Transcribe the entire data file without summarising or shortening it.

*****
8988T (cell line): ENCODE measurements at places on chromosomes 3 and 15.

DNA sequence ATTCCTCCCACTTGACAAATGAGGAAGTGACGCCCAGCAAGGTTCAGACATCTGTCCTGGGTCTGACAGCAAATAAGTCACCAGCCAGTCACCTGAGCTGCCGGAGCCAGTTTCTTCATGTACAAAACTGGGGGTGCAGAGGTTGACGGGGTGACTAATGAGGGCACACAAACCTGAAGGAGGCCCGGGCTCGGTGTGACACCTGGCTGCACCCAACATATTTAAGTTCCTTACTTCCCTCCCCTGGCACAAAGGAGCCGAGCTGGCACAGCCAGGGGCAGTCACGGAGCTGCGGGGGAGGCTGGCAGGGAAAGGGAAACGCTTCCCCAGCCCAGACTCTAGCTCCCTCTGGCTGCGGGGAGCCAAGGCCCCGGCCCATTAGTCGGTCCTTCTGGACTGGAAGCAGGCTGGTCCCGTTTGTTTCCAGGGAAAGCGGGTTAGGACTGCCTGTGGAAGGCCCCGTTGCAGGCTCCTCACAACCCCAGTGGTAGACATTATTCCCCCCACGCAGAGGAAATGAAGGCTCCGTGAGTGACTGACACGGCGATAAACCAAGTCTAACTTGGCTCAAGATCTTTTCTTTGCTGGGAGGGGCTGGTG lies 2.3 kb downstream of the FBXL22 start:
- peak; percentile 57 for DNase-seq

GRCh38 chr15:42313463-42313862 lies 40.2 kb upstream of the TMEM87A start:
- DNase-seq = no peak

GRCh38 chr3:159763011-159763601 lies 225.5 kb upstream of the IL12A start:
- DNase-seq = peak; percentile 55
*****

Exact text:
8988T (cell line): ENCODE measurements at places on chromosomes 3 and 15.

DNA sequence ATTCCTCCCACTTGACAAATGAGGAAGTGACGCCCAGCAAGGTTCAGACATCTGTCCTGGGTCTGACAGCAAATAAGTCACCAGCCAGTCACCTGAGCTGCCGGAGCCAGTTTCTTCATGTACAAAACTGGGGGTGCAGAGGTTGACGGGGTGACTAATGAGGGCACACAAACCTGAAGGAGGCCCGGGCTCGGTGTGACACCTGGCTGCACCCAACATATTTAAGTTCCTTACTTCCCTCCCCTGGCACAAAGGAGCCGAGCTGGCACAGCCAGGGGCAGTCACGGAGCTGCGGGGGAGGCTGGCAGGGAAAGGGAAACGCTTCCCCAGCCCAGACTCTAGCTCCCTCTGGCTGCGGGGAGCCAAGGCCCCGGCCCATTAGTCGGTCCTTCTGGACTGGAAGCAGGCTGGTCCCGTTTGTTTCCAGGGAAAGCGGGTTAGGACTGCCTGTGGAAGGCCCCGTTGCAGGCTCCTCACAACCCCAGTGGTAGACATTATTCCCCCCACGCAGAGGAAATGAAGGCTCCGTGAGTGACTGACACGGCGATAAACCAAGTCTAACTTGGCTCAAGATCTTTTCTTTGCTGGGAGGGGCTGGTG lies 2.3 kb downstream of the FBXL22 start:
- peak; percentile 57 for DNase-seq

GRCh38 chr15:42313463-42313862 lies 40.2 kb upstream of the TMEM87A start:
- DNase-seq = no peak

GRCh38 chr3:159763011-159763601 lies 225.5 kb upstream of the IL12A start:
- DNase-seq = peak; percentile 55